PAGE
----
Longi Dazai 2016
I returned to South China - to Dazai Ricefields - in 2016 to see this landscape changing
drastically right before my eyes. It was a shocking sight to see considering what I had
seen just 2 short years before! There was construction and building everywhere;
roads were being installed - lots of trucks and SUV's - and there were lots of tourists.
With the meteoric rise of a new middle class in China, tourism has become a huge industry. The Government stopped taxing the rice farmers to make it financially easier on them so they would keep the fields pristine for the tourists. So this narrative has gone from rice consumerism to tourist consumerism. This has spawned another industry. Builders come to the hills, rent the lovely wooden houses from the Yao people - the houses that have prime view of the terraces - but let them stay in their homes. They build big, new hotels in front of the little houses. Large platforms are erected throughout the fields giving the tourists a closer and better view; this action appropriates many of the canals and terraces. I went down into the canals with the farmers and was shown how to plant the seedlings and learned the ecological methods they use for fertilizing and pest control. They told me they formed a committee to protest the installation of the cable cars but it went nowhere because "we have no power"..................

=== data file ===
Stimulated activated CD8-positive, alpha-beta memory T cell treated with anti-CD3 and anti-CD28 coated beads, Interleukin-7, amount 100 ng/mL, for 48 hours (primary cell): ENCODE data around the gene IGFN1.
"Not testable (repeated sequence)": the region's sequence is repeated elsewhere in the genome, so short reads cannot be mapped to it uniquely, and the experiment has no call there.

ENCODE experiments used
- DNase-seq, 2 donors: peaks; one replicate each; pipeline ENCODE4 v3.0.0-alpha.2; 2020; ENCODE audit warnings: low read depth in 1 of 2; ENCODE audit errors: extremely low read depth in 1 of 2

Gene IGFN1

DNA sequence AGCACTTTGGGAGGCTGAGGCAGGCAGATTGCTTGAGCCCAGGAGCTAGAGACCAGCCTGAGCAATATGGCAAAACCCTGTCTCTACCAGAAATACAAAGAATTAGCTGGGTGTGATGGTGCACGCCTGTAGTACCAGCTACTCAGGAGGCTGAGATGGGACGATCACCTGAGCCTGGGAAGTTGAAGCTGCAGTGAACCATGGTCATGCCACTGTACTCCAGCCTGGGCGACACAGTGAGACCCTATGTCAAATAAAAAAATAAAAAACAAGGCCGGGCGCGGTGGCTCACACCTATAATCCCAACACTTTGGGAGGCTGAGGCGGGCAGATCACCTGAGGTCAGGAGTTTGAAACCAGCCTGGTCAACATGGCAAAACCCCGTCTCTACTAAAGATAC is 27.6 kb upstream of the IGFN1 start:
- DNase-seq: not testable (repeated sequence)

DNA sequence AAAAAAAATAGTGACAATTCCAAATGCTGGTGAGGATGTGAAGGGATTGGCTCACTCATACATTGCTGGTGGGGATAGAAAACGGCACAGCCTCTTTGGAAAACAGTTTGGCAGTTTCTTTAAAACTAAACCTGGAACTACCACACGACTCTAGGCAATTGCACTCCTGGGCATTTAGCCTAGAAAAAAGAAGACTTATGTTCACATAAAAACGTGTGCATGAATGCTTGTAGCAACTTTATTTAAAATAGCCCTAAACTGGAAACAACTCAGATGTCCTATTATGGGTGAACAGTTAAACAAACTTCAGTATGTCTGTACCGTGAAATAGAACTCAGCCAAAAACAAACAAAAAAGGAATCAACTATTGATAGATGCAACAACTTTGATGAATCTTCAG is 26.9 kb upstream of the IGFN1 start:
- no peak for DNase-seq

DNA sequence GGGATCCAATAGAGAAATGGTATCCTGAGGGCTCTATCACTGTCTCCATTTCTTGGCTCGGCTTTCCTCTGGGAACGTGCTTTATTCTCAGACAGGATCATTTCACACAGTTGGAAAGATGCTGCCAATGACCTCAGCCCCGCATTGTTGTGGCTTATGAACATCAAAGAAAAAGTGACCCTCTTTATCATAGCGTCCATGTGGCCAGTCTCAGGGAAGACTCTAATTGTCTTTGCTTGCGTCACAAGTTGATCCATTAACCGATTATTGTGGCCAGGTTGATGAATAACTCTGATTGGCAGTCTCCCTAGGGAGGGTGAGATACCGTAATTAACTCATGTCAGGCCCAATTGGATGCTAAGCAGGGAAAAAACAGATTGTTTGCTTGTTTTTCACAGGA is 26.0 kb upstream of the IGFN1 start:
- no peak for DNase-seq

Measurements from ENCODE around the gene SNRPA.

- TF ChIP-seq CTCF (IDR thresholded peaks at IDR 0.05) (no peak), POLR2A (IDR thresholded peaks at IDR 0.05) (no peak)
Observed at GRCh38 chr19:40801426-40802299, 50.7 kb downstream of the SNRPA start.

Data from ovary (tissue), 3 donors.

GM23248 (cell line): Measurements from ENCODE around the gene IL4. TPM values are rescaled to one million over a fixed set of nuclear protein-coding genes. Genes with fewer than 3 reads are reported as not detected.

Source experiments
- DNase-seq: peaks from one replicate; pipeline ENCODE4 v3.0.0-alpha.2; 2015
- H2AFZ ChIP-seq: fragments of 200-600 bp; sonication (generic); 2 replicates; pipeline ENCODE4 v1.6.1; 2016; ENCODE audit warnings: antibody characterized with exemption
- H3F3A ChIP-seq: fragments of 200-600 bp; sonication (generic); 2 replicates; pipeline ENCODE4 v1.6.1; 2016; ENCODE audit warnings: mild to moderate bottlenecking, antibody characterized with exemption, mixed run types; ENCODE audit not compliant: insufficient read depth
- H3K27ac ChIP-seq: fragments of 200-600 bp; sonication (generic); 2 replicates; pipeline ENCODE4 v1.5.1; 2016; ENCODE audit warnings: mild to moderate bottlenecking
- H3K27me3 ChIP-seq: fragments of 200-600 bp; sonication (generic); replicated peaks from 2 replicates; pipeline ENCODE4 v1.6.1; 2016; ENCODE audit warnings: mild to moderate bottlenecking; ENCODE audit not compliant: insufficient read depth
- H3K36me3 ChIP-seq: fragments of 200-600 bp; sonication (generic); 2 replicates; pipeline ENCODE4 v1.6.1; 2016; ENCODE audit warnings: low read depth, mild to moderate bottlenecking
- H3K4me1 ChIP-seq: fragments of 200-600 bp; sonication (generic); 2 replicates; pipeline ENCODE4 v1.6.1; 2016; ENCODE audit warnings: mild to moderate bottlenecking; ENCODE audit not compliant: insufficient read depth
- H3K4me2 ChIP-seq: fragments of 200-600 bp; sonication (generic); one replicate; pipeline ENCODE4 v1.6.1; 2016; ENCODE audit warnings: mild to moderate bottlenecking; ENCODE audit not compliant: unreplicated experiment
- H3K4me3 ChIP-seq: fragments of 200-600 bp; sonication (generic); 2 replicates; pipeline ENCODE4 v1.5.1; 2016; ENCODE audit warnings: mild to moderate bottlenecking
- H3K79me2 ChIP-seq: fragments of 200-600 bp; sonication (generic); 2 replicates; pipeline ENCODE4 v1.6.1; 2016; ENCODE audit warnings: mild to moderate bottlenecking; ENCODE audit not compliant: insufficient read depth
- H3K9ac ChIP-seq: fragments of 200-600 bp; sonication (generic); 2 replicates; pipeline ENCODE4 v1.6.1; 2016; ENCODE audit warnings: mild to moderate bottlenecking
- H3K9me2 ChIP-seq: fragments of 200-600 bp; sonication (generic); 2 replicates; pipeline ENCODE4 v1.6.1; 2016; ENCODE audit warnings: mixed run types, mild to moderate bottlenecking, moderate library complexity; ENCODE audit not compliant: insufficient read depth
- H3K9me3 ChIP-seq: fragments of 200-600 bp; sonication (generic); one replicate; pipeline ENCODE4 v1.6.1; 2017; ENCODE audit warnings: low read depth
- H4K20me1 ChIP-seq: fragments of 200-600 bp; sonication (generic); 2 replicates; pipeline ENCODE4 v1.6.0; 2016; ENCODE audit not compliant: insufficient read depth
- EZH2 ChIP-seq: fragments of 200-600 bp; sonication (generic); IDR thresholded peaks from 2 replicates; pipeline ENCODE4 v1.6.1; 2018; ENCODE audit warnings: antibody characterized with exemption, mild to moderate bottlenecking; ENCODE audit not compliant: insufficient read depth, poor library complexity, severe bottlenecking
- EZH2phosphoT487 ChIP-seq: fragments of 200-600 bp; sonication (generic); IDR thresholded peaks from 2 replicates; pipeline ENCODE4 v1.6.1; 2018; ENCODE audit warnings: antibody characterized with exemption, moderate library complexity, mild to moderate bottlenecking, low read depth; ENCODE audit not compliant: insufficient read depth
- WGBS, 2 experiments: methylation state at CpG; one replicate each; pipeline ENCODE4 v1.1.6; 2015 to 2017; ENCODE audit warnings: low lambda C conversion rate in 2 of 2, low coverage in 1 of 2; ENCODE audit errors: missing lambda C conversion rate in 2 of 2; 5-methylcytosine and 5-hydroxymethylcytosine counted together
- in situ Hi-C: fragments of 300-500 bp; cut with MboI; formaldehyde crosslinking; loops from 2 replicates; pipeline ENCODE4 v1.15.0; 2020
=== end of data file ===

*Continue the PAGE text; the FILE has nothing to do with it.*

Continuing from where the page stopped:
China is not my country and I refrain from making judgments. But I do think it's too bad that artists, historians, etc. are not involved in some capacity with these irreversible decisions which, I think in the future, perhaps will be looked upon with regret for what is lost: The Yao Minority Peoples and their exemplary way of life.